Lumps, bumps and too much pain
Parents – and sometimes kids – can try to ignore what seems like a minor injury, especially if the child reports taking a fall or incurring the injury in sports. But if the lump doesn’t go away, or if the pain hurts too much or lasts too long, it’s important to follow up with a referral to assess and diagnose the reason.
Referral guidelines for a child, adolescent or young adult are simple. As a pediatrician, family practitioner or emergency department provider, look for these warning signs:
- If there is a lump, bump or pain that doesn’t go away with simple ice, rest and anti-inflammatory treatment, follow up with assessment.
- If the history of the injury doesn’t fit the pain, i.e., if the pain hurts too much or lasts too long, follow up with assessment.
- If your X-ray indicates an unusual swelling or lump, refer for additional assessment. And even if the x-ray is not indicating a reason for the lump, bump or pain, referral for assessment is warranted.
Our experience makes a difference
The physicians in our pediatric bone and soft tissue cancer program (sarcoma) have an exceptional depth of clinical experience because we see a high volume of patients with bone and muscle tumors. When you refer your patient directly here, he or she gets the benefit of our coordinated, comprehensive diagnosis and treatment, instead of receiving fractured treatment from a variety of sites.
- We’re the only facility in the 13-county Twin Cities metro area that operates on pediatric bone and muscle tumors.
- University of Minnesota Amplatz Children’s Hospital led a national rhabdomyosarcoma trial that demonstrated a 20 percent improvement in survival for the highest-risk patients.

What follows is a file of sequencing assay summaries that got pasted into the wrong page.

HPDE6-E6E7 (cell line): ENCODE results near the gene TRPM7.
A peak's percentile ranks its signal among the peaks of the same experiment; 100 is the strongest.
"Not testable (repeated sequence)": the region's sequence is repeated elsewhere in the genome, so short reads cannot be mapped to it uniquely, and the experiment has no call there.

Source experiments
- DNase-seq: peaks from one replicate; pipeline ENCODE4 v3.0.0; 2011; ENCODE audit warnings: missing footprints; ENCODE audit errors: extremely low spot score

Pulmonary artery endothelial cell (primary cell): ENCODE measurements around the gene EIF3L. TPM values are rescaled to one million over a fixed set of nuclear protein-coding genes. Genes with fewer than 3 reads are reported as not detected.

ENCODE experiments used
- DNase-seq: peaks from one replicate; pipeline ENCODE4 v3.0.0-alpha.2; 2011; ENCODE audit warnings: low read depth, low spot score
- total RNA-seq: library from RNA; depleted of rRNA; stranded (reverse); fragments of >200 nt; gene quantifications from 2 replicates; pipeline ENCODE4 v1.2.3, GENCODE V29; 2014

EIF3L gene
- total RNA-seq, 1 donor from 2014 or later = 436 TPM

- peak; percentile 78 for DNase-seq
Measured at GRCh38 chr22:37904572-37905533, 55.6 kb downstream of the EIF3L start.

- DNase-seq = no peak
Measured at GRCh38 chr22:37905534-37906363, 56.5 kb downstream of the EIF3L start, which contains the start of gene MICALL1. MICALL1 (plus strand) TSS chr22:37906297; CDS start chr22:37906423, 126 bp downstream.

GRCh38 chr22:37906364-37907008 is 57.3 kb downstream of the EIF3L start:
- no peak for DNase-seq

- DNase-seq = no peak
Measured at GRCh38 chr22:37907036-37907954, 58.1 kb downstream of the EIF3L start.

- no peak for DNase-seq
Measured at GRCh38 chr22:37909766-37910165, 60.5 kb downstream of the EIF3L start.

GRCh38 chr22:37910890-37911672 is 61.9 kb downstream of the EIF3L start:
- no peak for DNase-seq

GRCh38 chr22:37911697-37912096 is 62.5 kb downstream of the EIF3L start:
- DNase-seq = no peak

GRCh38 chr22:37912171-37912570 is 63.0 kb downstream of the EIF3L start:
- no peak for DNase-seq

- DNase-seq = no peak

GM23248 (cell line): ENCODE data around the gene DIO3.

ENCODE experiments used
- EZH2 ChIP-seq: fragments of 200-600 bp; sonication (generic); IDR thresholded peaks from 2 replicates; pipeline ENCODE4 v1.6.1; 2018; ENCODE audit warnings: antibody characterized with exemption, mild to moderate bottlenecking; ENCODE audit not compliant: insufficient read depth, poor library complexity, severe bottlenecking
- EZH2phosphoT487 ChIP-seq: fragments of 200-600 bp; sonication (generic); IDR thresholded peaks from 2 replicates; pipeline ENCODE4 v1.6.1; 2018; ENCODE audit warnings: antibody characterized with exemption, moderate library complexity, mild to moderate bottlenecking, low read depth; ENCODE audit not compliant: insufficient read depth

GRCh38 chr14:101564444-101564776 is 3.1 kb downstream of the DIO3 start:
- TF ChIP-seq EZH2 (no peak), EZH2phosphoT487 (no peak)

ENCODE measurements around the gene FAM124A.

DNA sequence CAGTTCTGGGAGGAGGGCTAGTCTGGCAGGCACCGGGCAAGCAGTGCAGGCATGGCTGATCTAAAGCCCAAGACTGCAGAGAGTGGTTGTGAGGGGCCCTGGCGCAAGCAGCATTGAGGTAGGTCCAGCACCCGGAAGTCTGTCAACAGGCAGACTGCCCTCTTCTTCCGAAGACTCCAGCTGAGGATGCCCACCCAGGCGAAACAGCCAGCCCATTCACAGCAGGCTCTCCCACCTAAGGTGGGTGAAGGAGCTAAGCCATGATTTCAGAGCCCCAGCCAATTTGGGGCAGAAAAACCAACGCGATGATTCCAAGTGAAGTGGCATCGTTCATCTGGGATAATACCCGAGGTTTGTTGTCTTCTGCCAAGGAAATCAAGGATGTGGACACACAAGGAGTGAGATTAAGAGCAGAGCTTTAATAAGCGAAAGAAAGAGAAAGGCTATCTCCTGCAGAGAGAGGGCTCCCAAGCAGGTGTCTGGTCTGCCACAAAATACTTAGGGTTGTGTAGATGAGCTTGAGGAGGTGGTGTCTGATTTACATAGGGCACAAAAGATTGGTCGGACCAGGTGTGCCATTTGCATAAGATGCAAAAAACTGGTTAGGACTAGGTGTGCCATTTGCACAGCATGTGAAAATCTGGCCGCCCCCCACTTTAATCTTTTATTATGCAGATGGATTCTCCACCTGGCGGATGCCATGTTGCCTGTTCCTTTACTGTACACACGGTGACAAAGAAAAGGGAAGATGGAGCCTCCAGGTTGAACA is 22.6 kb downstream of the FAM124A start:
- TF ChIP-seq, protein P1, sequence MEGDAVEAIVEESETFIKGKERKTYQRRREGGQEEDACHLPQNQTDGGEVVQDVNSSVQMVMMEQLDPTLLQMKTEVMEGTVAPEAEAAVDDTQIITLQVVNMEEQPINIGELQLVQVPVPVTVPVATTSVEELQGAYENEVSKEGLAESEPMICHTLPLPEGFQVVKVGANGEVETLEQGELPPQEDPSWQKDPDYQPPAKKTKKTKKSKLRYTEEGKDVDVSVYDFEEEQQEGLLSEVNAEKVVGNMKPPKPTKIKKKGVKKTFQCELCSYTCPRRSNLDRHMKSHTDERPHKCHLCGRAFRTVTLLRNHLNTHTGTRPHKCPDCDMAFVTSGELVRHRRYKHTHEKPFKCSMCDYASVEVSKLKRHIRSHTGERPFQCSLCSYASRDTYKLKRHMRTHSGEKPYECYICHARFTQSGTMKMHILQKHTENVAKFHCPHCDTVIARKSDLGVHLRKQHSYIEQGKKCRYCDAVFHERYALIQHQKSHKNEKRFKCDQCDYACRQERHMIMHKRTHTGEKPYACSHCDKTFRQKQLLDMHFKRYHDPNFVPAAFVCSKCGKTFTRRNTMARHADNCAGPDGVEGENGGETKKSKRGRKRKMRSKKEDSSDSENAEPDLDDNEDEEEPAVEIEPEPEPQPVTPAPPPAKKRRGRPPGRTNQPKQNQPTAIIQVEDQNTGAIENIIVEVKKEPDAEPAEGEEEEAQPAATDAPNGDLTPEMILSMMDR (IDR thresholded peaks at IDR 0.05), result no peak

- Physicians at University of Minnesota Amplatz Children’s Hospital and University of Minnesota Medical Center, Fairview see more than 70% of all sarcomas, regardless of the age group, in the 13-county Twin Cities metro area.
- The University of Minnesota houses 26 faculty members across nine departments working on preclinical to translational/Phase 1 clinical trial research related to bone and soft-tissue cancer.
- University of Minnesota Amplatz Children’s Hospital enrolled more patients with osteosarcoma in the current international trial than any other hospital in the nation.
Soft tissue and bone cancers we treat include:
- Ewing sarcoma
- Synovial sarcoma
- Other tumors
An entire team dedicated to treating your patient
From biopsies to treatment, University of Minnesota Amplatz Children’s Hospital offers dedicated practitioners, the latest technology and a healing environment. Our experts collaborate to provide a personalized treatment plan for your patient, which might consist of radiation therapy, chemotherapy, surgery, stem-cell therapy or combination therapy. We’ve received national recognition for our successful limb-salvage procedures.
Our multidisciplinary team includes pediatric oncologists, orthopedic surgeons, radiation oncologists, pathologists, physical therapists, oncology nurse practitioners and others. We meet regularly as a group to draw on the team’s extensive experience to ensure that patients receive individualized treatment plans ideal for their conditions. We are constantly improving treatment for patients with musculoskeletal tumors through coordinated advances in laboratory work, clinical research and education.
Our orthopedic oncologists use their expertise to apply emerging technology and therapies, and gain insights that will lead to better function and quality of life for patients with bone and muscle tumors. For patients that require radiation and chemo, our Survivorship program provides seamless follow up of orthopedic as well as other issues.
With the goal of achieving optimal outcomes in treating bone and soft tissue tumors, the care team at University of Minnesota Amplatz Children’s Hospital is proud to serve as a resource to referring physicians and their patients. Please don’t hesitate to contact us at 888-KIDS-UMN (888-543-7866).
Brenda Weigel, MD, MSc, Associate Professor and Division Head, Division of Pediatric Hematology and Oncology, Department of Pediatrics, University of Minnesota